Sarah burst into the kitchen, wearing her biggest smile. "Last day of school, Mom! Summer's finally here!"
Her mother grinned back. "It's going to be a special summer, too," she said. "I've just learned that your cousin Maria will spend it with us."
Sarah couldn't believe her ears. "Cousin Maria? The one who lives in Mexico City? But why is she coming here?" Sarah asked.
"She's never been to the United States before. And since we have an extra bed in your room, your dad and I thought it would be fun to have Maria with us for a couple of months."
Sarah nodded. "I guess. But, Mom, we've never even met each other."
"I know. But she's your age. I think the two of you will become good friends. There is one problem, though. Maria doesn't speak any English."
"Your dad and I speak Spanish. Things will be fine. You'll see."
I'm not so sure, Sarah thought. How can Maria and I become friends when we can't even talk to each other?
Maria arrived two days later. Sarah's parents talked to their visitor in Spanish, but she didn't say much. She just looked around shyly.
She's homesick and afraid, Sarah realized. I'd feel the same way if I were her. But if I can't speak her language, and she can't speak mine, how can I help?
As Sarah was getting ready for bed, she had an idea.
When Sarah woke up the next morning, she slipped out of bed as quietly as she could. She took some paper from her school notebook, picked up a pencil and on the first sheet of paper, she wrote the word "bed." Then she taped it to her bed's headboard.
She taped signs to the chair, lamp, desk, rug, bookcase, window and curtains. She couldn't wait for her cousin to awaken, so they could begin a language lesson.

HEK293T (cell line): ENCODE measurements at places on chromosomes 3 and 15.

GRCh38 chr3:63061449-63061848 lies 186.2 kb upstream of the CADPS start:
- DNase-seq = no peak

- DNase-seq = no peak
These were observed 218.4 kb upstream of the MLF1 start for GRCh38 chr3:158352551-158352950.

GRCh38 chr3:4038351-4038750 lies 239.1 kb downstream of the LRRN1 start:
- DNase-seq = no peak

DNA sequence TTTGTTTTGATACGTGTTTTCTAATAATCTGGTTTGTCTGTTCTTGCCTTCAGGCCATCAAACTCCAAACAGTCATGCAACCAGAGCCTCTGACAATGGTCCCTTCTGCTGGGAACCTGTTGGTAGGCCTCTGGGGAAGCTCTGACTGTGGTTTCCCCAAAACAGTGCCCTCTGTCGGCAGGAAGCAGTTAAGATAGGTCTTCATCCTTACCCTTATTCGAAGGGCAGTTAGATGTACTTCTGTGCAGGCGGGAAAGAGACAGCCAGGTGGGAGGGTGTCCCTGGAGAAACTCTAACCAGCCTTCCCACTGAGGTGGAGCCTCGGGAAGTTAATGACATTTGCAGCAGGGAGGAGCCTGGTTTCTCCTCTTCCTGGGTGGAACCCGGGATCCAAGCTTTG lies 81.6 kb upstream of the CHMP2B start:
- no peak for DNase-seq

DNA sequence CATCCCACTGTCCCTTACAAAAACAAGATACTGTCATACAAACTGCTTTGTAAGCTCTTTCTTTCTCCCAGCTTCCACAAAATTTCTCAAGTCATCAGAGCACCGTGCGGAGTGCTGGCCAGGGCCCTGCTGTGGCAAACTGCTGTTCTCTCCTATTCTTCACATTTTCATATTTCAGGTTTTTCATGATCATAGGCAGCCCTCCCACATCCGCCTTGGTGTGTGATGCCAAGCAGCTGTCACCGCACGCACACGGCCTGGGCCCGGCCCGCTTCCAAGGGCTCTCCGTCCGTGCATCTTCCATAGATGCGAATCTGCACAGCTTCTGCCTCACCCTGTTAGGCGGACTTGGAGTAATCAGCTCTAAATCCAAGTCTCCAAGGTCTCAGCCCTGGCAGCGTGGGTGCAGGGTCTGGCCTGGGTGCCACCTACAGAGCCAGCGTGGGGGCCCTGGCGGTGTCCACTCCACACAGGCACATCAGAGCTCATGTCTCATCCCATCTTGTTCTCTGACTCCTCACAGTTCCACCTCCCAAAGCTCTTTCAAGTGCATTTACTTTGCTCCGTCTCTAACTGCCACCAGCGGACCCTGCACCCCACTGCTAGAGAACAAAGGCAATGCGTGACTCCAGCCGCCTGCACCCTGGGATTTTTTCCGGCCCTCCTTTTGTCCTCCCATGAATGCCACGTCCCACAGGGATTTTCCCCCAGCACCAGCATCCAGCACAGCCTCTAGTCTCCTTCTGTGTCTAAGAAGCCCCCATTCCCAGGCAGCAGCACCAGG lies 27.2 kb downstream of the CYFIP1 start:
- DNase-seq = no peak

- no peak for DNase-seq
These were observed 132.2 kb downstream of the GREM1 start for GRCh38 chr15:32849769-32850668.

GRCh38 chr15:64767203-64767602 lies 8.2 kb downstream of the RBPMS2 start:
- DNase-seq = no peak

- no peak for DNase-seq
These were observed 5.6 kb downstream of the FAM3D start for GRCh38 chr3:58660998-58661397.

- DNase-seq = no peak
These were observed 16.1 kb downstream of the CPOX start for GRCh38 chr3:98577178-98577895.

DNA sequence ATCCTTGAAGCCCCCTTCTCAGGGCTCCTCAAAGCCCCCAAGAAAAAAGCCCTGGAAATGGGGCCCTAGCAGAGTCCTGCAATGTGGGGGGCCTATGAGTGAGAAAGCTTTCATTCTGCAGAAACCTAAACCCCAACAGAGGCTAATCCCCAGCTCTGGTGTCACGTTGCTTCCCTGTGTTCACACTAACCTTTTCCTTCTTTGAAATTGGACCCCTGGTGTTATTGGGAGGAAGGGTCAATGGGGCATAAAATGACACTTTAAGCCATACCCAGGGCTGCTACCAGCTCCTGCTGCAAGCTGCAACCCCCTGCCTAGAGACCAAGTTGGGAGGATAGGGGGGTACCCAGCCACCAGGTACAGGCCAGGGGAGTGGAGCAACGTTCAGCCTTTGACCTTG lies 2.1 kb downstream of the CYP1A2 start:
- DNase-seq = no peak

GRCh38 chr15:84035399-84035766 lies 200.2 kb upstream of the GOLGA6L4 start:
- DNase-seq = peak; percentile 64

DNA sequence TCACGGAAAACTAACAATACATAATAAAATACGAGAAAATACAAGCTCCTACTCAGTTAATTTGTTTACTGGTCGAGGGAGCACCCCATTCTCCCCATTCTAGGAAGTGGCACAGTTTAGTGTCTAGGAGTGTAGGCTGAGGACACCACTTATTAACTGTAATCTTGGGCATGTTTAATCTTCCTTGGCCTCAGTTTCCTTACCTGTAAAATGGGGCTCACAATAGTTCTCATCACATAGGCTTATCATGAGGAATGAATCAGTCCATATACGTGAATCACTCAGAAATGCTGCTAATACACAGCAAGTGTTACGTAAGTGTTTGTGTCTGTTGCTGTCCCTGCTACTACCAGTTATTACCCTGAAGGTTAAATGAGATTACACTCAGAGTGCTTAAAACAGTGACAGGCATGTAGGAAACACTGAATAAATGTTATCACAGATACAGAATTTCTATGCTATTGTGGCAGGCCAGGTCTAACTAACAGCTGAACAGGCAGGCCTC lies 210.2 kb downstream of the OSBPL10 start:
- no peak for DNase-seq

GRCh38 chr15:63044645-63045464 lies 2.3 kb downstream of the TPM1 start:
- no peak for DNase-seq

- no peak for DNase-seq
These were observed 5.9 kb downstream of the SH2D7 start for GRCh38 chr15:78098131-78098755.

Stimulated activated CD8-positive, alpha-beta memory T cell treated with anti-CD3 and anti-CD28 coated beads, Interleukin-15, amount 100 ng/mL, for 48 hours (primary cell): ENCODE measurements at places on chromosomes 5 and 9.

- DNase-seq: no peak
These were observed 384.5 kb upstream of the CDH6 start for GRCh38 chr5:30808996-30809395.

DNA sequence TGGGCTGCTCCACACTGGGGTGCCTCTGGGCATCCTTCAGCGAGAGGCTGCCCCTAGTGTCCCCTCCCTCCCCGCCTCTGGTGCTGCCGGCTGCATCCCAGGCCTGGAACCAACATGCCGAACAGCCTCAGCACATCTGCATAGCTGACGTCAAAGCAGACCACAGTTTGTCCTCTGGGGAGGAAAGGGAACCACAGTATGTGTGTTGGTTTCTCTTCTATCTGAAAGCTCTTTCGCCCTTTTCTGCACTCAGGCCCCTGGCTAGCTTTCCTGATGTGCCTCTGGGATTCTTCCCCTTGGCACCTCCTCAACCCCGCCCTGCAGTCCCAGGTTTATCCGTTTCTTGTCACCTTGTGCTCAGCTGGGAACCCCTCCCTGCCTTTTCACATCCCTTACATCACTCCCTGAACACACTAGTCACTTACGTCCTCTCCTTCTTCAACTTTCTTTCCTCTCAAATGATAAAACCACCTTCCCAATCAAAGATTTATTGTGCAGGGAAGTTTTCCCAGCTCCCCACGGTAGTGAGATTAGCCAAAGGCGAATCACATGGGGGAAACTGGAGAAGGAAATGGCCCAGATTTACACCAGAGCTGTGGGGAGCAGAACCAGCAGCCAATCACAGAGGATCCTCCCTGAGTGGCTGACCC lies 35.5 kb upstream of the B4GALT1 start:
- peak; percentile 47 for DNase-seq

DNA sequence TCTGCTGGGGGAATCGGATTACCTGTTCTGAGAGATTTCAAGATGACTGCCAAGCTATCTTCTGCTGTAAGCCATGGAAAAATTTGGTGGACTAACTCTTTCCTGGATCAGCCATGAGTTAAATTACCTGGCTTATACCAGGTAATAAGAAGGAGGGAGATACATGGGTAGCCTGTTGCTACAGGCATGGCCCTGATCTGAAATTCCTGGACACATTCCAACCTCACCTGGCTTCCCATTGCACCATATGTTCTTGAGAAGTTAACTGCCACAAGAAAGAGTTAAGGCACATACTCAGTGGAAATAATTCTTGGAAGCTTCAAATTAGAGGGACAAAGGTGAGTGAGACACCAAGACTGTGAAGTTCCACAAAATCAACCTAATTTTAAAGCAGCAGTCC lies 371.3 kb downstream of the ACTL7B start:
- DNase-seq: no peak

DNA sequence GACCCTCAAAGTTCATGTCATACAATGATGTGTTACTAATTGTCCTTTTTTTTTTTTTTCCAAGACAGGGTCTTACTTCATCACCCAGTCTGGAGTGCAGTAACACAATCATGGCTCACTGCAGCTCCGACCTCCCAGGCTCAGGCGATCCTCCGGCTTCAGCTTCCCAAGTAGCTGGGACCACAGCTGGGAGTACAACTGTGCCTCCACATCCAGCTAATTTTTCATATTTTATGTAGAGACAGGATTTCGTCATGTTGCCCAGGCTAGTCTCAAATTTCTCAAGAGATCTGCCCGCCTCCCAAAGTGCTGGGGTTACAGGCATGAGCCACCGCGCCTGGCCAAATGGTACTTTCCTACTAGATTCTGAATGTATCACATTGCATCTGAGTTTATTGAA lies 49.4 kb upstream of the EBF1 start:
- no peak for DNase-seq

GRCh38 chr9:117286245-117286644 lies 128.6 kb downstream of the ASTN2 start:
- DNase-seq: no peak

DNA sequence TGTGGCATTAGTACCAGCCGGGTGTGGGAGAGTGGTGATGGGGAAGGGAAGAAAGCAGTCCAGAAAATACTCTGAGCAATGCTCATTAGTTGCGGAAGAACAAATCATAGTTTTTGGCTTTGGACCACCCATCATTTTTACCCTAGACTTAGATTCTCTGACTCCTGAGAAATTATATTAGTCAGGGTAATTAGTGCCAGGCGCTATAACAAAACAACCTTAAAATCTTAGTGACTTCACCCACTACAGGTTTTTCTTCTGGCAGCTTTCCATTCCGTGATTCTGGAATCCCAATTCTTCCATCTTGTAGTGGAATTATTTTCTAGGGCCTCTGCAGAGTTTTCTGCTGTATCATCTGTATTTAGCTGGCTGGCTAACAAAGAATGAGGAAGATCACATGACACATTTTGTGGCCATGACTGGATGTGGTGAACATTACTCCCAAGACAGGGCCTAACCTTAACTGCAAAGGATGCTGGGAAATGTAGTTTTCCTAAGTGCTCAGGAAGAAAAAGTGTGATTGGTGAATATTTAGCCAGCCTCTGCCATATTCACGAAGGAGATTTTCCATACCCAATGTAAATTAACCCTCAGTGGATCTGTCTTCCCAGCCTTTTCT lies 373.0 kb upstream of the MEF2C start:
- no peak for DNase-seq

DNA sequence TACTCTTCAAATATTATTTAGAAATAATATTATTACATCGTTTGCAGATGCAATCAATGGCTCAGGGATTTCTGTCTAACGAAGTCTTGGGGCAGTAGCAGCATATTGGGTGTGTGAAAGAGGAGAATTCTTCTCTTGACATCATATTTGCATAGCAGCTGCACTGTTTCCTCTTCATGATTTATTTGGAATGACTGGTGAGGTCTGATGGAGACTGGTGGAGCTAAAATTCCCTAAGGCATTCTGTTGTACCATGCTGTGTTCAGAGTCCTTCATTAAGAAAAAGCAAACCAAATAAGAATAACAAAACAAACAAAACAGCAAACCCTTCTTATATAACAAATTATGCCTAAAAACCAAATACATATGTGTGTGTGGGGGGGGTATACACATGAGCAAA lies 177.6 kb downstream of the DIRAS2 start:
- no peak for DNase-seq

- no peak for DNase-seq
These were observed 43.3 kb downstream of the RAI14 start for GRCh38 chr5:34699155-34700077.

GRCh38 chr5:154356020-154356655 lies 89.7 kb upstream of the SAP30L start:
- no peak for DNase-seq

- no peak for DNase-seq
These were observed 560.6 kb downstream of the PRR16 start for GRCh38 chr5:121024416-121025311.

But when Maria woke up and saw the signs stuck all over the room, she just seemed confused.
Sarah pointed to the sign on the chair. "See? This is a chair." She turned to Maria. "Say, 'chair.' "
She went to her desk, got more paper and another pencil, and handed them to Maria. "Write down the Spanish word for chair."
She began to write on the paper. When she finished, it read "silla."
"Silla?" Sarah asked, pointing to the chair.
"Now you say 'chair,' " Sarah said.
"Chair," Maria said smiling.
The girls went on labeling and pronouncing everything in sight, and by the time they caught Sarah's dog, the two girls were giggling together. The pooch bounded away wearing a sign reading: Dog — Perro.
She seems happier, Sarah thought, And I feel less strange around her. Maybe we can be friends after all.
Sarah found her mother reading on the front porch. "Hey, Mom, how do you say ‘friend' in Spanish?"
"A boy is called 'amigo.' A girl is called 'amiga.' "
"Thanks," Sarah said, hurrying back to Maria.
"Hi, amiga," Sarah declared.
Maria looked pleased. She pointed at Sarah. "Amiga."
Sarah nodded and gestured back and forth between the two of them, "Friend, amiga. Amiga, friend."
The girls beamed at each other.
They spent most of the day playing their new game, forgetting the words and going back over them until they remembered.
Sarah was glad summer had only just begun.
- At what point in the story does Sarah begin to show hope?
- How does hope help Sarah during this time in her life?
- What can we hope for Sarah and Maria's future?